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Stock Market Outlook for July 10, 2017

Utilities employment showing weakest first half of the year since 2004.

 

Real Time Economic Calendar provided by Investing.com.

 

**NEW** As part of the ongoing process to offer new and up-to-date information regarding seasonal and technical investing, we are adding a section to the daily reports that details the stocks that are entering their period of seasonal strength, based on average historical start dates.   Stocks highlighted are for information purposes only and should not be considered as advice to purchase or to sell mentioned securities.   As always, the use of technical and fundamental analysis is encouraged in order to fine tune entry and exit points to average seasonal trends.

Stocks Entering Period of Seasonal Strength Today:

Las Vegas Sands Corp. (NYSE:LVS) Seasonal Chart

Wynn Resorts, Limited (NASDAQ:WYNN) Seasonal Chart

 

 

The Markets

Stocks closed higher on Friday following a stronger than expected employment report for June.  The S&P 500 Index added six-tenths of one percent, bouncing from around its rising 50-day moving average.  The technical status of the large-cap benchmark hasn’t changed much from our last look just over one week ago; momentum indicators continue to roll over and a confluence of support around 2400 remains the key hurdle below.  What has changed is that signs of resistance at the 20-day moving average have become apparent, suggesting risks to the short-term term trend.  This weakness is becoming apparent precisely at a seasonally favourable time of year, which spans the last few days of the second quarter through the first two and a half weeks of the new quarter.  This quarterly transition bounce has seen gains average 1.11% over the past 50 years with two-thirds of the periods showing a positive result.  The tendency stems from start of quarter fund inflows as they seek to find a home for the back half of the year.  The positive influence peaks, on average, on the 17th of July, at which point earnings season takes over as the market catalyst.  The stutter-step to start this positive seasonal period does present concern, but it would take a break of the levels of support below to trigger an outright warning.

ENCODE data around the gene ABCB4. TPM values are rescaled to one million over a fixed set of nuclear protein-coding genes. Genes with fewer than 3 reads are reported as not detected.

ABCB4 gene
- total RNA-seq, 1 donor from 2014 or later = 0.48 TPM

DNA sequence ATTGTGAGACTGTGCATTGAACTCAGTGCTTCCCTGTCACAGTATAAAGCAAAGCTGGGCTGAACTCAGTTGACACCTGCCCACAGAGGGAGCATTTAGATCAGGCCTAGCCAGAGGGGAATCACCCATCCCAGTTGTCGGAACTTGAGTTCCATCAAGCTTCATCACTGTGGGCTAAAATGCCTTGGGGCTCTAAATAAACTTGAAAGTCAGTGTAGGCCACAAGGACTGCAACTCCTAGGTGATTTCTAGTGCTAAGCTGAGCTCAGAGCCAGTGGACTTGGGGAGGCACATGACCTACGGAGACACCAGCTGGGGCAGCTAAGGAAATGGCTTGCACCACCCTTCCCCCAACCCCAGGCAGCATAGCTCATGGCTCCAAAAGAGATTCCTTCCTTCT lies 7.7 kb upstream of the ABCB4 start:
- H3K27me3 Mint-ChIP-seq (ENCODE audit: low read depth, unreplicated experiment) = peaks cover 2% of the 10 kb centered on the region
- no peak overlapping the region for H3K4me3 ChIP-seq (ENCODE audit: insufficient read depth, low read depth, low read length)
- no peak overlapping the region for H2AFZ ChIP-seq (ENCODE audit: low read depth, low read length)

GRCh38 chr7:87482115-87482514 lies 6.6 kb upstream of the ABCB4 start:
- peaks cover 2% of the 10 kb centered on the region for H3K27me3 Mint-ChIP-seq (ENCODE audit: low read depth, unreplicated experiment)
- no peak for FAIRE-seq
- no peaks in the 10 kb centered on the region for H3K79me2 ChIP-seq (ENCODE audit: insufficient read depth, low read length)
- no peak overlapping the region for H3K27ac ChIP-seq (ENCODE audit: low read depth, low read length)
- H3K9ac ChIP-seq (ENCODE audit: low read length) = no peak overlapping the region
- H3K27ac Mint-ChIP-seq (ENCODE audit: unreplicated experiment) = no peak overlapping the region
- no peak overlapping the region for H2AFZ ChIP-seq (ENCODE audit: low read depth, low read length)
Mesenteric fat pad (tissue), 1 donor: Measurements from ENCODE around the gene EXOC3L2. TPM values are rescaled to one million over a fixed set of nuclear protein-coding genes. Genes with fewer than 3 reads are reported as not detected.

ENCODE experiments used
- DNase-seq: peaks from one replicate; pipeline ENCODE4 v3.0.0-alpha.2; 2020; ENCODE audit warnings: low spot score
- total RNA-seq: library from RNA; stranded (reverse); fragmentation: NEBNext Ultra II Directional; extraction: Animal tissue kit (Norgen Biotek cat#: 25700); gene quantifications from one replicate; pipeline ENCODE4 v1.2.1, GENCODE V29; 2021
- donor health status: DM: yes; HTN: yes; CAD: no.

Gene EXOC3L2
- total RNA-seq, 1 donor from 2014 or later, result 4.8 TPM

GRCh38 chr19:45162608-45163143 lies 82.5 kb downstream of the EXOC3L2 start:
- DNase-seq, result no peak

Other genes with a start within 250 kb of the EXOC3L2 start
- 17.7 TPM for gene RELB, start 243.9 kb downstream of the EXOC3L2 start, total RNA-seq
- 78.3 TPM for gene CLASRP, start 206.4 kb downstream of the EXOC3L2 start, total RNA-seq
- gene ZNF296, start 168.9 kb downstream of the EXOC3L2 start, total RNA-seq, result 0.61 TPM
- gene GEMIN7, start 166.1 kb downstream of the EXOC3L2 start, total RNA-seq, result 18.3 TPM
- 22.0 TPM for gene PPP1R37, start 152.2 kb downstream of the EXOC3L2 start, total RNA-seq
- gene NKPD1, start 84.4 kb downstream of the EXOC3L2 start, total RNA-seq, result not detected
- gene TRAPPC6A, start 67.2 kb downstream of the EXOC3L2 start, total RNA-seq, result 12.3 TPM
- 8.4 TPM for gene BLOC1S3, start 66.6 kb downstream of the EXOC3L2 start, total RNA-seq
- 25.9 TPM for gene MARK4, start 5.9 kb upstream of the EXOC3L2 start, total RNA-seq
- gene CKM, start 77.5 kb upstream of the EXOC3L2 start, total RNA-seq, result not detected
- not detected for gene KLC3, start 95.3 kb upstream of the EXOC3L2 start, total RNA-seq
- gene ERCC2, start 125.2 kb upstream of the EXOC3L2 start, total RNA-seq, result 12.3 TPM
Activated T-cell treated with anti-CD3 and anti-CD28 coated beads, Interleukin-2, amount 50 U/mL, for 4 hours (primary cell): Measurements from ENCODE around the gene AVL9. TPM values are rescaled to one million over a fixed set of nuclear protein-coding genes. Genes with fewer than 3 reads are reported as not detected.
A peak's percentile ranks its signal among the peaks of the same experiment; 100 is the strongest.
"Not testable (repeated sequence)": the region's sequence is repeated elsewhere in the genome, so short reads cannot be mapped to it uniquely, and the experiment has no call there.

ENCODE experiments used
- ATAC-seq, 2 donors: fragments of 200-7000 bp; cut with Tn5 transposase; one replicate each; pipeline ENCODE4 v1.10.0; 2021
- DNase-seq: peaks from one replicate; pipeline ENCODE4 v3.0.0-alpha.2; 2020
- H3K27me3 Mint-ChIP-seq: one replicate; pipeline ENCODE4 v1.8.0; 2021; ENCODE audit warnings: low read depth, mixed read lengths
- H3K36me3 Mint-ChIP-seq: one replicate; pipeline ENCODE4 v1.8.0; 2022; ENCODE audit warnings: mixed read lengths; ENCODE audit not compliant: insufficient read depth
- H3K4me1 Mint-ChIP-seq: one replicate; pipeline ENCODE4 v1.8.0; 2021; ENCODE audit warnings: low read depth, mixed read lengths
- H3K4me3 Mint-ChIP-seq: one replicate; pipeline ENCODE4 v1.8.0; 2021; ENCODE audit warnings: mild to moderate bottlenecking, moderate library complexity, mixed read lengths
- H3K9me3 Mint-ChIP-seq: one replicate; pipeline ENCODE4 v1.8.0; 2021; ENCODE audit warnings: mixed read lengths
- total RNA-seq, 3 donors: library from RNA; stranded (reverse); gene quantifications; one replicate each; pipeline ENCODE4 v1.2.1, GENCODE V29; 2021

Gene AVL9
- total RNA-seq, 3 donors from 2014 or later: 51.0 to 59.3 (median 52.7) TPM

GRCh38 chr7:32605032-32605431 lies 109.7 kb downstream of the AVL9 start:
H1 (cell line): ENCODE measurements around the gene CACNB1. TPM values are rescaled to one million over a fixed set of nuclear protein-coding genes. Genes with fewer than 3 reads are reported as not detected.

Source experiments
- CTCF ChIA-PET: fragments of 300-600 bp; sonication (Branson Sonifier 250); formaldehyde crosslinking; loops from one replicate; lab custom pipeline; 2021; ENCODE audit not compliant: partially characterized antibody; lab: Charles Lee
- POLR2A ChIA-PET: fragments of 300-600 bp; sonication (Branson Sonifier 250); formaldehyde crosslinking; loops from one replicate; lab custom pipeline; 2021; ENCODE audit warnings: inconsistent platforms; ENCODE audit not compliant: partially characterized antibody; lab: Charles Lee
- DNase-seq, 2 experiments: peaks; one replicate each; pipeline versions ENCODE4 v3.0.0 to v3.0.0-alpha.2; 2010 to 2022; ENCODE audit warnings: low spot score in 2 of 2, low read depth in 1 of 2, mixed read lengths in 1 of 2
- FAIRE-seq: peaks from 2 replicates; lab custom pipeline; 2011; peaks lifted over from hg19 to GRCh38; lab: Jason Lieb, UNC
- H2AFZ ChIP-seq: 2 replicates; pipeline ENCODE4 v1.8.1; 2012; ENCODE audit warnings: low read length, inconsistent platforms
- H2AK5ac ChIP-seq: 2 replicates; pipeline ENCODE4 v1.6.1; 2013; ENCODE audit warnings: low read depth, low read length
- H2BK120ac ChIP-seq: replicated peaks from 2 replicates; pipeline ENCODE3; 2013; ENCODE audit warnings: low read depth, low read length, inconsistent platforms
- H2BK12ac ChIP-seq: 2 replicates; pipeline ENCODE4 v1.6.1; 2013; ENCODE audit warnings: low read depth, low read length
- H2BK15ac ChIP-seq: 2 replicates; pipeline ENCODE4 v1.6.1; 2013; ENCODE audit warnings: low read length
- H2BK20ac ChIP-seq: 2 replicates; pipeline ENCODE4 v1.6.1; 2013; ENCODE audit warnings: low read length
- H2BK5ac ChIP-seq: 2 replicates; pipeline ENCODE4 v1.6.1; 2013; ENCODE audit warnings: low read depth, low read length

On the economic front, the much scrutinized monthly non-farm payroll report was released before Friday’s opening bell.  The headline print indicated that 222,000 jobs were added last month, a solid beat versus estimates calling for a gain of 170,000.  The unemployment rate ticked higher to 4.4% and average hourly earnings rose a mere 0.2%, a miss versus estimates calling for a 0.3% rise.  Stripping out the seasonal adjustments, nonfarm employment actually increased by 599,000, or 0.4%, short of the average increase for June of 0.6%.  With the below average result, the year-to-date change is off of the seasonal average pace by two-tenths of one percent, the first time this year that the trend has fallen below average.  Looking through the components of the report, the trend in retail employment continues to flatten with another below average result.  Retail payrolls were higher by 0.6%, just short of the 0.7% average increase for the month of June.  With a decline on the year of 3.2%, the year-to-date change is around nine-tenths of a percent below the rate set last year and is the weakest start to the year since 2009, amidst the economic recession.  Brick and mortar store closings continue to take a toll on the industry.  Elsewhere, utility employment remains exceptionally weak, higher on the year by 0.1% amidst weak residential utility production this spring.  The average increase through the first six month of the year in this category is 1.5%.  This is the weakest first half result since 2004.  Mild weather trends are to blame. The standout in the report comes by way of manufacturing employment, despite the June increase of 0.8%, which is inline with historical norms.  Manufacturing employment has increased by 1.1% through the end of June, firmly above the 0.2% average gain, based on data from the past 50 years.  The gain in this category for the month of June is typically eliminated in July as factory shutdowns send workers to the unemployment lines.  Net-net, the trend in employment is slowly shifting from an average to a below average position, partly due to isolated impacts of weather and a shift towards online purchases.  It is likely that this result will not alter the course of the Fed’s path of tightening.

What may give the Fed pause, however, is the change in average hourly earnings, which declined by a non-seasonally adjusted 0.3%.  The average change for the month of June is an increase of 0.1%.  The year-to-date change is higher by 0.7%, around half of the average change for the first half of the year of 1.7%.  Subdued inflationary pressures are to blame as commodity prices remain under pressure.

Sentiment on Friday, as gauged by the put-call ratio, ended bullish at 0.93.

 

 

 

Seasonal charts of companies reporting earnings today:

 

 

S&P 500 Index

 

 

TSE Composite